TCS withdrawal to boost tourism

With a major thrust towards boosting travel in India, the Indian government has announced that domestic tour operators will no longer be required to collect tax on overseas vacation packages sold to non-resident visitors. The travel fraternity applauds this move of the government.

Janice Alyosius

With the aim of boosting tourism in India, the Indian government has decided that domestic tour operators are no longer required to collect taxes on overseas tour packages sold to non-residents.

According to Section 206C (1G) of the Income-tax Act, 1961, a seller of an overseas tour package may collect tax from a buyer at a rate of 5 per cent of the package price.

Representations were received from domestic tour operators facing difficulties in collection of tax from non-resident individuals visiting India booking overseas tour package from such domestic tour operators. Since such persons may not have a PAN, tax is required to be collected at higher rates. Further, such non-residents may find it difficult to furnish their ITR and claim refunds.

In order to remove such difficulties, the Central Government, in exercise of powers conferred under section 206C(1G) of the Act, has specified that the provisions of the said section shall not apply to a buyer being an individual who is not a resident in India in terms of clause (1) and clause (1A) of section 6 of the Act and who is visiting India. Hence, a domestic tour operator is not required to collect tax on sale of overseas tour package to non-resident individuals visiting India.

Rajiv Mehra, President, IATO, said, “This decision is a big relief for the entire travel and tourism fraternity as it was not logical to collect tax at source from the Foreign Tour Operators/Foreign Tourists as they are not residents of India. They neither possess any Indian PAN card nor they pay any income tax and hence are not liable to the Indian Income Tax Law. Therefore, there is no scope for them of availing any refund from the Levy of TCS.  These persons are subject to taxation in their native country. It was, therefore, necessary that the provisions of TCS should not be made applicable to persons / companies who are Indian resident/located outside India.”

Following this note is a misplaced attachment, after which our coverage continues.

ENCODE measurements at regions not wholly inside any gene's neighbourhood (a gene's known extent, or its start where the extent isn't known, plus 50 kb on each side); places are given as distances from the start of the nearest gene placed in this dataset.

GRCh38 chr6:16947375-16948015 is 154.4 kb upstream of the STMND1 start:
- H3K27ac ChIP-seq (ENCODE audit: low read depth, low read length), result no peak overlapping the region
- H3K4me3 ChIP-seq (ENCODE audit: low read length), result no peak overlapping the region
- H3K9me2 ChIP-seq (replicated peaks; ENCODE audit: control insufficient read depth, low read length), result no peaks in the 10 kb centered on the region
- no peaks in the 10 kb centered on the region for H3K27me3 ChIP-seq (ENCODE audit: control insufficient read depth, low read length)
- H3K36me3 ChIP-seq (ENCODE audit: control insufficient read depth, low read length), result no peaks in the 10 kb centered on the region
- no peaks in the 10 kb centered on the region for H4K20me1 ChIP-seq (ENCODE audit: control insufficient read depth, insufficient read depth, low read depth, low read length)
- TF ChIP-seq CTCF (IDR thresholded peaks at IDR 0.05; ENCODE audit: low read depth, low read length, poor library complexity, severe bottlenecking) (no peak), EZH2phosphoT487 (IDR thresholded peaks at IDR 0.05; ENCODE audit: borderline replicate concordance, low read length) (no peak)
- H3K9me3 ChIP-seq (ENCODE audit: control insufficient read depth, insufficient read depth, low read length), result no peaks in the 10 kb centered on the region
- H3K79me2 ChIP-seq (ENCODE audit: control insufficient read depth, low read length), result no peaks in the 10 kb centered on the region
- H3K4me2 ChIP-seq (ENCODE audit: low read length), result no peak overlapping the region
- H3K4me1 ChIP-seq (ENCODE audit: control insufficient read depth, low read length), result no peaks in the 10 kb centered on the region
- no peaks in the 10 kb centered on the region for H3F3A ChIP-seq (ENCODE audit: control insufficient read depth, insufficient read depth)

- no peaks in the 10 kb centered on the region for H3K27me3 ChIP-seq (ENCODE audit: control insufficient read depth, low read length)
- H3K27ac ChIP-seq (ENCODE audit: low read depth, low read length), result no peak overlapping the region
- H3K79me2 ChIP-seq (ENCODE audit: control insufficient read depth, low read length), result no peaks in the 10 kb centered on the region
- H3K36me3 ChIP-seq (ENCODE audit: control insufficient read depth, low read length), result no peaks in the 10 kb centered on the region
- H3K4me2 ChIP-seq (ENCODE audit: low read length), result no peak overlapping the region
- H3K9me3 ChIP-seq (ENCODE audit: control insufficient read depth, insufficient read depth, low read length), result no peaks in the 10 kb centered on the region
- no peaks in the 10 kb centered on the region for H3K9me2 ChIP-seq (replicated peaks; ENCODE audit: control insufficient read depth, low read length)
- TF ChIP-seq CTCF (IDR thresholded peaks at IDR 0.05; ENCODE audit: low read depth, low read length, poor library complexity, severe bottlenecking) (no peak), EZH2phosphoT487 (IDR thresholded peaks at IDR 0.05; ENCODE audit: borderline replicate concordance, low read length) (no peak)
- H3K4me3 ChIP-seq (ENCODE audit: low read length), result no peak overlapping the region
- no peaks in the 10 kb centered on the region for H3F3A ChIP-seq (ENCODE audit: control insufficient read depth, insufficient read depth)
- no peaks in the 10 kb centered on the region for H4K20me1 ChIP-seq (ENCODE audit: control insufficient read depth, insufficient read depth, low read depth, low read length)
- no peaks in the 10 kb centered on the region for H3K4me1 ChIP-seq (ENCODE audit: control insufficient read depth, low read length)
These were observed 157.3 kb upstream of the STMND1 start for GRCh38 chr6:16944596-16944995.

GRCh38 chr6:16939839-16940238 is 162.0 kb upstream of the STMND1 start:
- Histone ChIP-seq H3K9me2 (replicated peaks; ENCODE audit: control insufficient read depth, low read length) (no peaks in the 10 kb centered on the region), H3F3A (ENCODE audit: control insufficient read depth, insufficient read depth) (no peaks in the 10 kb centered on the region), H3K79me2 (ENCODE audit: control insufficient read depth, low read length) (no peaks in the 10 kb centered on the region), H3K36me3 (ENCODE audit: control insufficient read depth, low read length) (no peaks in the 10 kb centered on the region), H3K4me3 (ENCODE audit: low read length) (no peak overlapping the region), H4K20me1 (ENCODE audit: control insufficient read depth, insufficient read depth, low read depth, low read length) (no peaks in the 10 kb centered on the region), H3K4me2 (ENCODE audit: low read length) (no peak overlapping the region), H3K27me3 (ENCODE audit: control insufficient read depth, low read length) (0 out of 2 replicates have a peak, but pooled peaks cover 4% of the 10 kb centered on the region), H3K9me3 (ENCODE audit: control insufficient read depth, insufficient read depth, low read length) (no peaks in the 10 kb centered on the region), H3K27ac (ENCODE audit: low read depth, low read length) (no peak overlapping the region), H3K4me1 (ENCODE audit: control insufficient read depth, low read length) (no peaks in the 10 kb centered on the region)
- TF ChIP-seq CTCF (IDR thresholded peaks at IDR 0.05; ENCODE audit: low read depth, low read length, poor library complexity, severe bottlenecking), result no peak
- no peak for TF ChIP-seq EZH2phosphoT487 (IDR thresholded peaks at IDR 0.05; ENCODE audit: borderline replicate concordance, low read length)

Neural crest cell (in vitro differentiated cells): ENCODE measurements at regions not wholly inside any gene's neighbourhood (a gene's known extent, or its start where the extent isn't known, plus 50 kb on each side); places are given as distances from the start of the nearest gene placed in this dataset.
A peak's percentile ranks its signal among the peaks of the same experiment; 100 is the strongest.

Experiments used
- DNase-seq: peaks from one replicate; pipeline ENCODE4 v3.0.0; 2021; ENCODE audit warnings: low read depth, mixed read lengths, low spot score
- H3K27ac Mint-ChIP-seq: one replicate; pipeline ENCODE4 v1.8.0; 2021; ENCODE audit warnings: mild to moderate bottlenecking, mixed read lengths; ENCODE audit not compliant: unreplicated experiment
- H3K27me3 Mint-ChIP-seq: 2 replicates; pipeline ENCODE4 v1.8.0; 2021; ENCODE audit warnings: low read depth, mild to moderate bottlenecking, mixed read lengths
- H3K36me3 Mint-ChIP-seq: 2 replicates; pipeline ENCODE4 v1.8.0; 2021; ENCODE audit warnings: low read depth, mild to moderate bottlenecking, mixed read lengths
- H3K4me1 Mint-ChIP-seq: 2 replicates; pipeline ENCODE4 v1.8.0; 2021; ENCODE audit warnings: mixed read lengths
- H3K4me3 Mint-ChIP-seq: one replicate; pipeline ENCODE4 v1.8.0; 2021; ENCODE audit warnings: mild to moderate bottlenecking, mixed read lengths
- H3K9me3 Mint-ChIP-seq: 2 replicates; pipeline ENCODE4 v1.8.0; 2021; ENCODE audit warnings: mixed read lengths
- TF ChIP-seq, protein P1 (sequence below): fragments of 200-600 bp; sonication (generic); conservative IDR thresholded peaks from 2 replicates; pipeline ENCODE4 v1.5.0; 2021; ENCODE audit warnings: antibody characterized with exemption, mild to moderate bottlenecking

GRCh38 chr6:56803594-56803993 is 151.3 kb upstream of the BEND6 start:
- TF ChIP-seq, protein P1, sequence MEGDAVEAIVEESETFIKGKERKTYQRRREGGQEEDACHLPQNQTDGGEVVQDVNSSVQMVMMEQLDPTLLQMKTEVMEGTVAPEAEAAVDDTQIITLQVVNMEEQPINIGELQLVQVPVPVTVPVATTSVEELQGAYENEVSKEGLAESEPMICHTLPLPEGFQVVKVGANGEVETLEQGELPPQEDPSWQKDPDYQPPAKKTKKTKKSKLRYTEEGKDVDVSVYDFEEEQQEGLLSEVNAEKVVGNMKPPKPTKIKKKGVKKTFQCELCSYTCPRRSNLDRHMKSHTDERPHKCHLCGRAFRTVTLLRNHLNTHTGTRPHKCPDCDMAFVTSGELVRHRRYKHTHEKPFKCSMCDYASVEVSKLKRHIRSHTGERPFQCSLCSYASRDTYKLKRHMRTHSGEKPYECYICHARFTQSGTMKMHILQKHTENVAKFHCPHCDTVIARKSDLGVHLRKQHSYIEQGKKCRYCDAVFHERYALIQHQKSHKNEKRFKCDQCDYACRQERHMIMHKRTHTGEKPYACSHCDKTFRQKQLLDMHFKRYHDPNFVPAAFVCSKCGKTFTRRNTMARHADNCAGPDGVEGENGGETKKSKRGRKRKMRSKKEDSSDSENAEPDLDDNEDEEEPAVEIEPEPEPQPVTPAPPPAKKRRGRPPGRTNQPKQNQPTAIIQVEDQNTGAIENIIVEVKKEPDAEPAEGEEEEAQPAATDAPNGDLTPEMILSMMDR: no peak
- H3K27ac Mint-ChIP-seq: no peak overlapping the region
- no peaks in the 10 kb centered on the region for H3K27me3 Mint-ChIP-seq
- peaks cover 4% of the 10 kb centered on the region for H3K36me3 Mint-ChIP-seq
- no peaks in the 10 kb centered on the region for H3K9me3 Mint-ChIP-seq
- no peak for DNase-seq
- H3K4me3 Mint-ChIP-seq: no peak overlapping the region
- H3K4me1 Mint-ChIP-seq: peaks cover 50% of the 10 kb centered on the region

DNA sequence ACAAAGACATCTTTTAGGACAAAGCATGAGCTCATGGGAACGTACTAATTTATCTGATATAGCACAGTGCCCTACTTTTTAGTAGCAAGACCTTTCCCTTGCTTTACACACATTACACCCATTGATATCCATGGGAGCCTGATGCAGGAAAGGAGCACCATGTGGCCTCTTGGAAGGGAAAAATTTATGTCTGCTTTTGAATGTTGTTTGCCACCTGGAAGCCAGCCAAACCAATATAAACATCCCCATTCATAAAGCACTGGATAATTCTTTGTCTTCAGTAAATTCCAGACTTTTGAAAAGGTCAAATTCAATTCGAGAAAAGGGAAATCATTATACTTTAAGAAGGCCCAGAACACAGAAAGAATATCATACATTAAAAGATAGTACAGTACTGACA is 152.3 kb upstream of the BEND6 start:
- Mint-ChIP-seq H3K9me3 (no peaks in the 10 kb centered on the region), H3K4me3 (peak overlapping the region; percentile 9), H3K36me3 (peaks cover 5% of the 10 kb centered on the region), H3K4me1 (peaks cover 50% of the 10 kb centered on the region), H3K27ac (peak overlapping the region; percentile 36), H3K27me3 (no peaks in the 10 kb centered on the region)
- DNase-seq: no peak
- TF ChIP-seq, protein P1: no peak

IATO apprehended that in case TCS is collected from non-resident buyers such as FTOs, individual foreign citizens/ tourists, the Indian Tour Operators will lose their business, as the non-resident buyers will directly approach the tour operators based in Nepal, Bhutan, Sri Lanka and Maldives and buy the overseas tour package from those tour operators directly skipping Indian Tour Operators, resulting in loss of business for the Indian Tour Operators and a portion of foreign exchange. The Association strongly recommended that the provisions of TCS should be amended not to be made applicable to sale of overseas tour package to non-resident class of buyers / FTOs for packages outside Indian territory.

He added, “We thank the Finance Minister, Ministry of Finance and Ministry of Tourism for understanding our view point and withdrawing Tax Collection at Source (TCS) on sale of overseas tour packages for foreign tourists booked through tour operators located in India.”

Riaz Munshi, President, OTOAI said, “We are truly delighted and relieved that the Government has withdrawn Tax Collection of Source (TCS) on sale of overseas tour packages for foreign tourists who book tour through tour operators located in India. This is a positive move and will certainly reduce the burden on Outbound Tour Operators, who are struggling to stand back on their feet.



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